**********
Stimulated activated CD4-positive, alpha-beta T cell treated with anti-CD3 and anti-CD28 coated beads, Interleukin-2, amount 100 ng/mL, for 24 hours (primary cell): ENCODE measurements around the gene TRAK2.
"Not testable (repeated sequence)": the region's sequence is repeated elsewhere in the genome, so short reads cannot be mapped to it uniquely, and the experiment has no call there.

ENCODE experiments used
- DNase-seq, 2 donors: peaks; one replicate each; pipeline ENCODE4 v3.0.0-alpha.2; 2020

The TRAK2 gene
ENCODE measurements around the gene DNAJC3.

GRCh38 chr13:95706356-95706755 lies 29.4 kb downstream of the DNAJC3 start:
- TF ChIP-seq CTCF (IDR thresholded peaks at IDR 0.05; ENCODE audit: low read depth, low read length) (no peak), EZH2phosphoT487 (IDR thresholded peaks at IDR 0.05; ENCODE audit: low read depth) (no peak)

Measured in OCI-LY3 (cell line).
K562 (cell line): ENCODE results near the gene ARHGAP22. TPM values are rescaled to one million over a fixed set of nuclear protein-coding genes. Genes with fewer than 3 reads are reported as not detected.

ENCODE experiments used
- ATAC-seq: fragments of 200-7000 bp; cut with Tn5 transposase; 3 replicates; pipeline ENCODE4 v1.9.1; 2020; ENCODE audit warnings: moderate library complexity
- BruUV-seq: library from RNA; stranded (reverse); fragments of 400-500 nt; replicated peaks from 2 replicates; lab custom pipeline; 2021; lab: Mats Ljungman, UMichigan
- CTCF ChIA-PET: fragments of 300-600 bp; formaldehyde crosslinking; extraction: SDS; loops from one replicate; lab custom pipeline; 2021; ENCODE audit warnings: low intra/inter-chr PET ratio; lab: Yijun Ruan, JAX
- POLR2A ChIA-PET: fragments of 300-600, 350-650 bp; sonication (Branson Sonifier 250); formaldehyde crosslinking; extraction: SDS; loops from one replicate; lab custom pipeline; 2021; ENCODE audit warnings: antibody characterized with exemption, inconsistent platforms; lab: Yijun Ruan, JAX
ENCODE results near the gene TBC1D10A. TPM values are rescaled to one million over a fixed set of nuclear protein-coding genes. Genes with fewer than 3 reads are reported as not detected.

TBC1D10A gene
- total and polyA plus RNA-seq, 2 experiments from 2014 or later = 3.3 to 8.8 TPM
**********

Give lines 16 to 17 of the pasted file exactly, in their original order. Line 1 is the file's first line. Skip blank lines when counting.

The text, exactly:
ENCODE results near the gene TBC1D10A. TPM values are rescaled to one million over a fixed set of nuclear protein-coding genes. Genes with fewer than 3 reads are reported as not detected.

TBC1D10A gene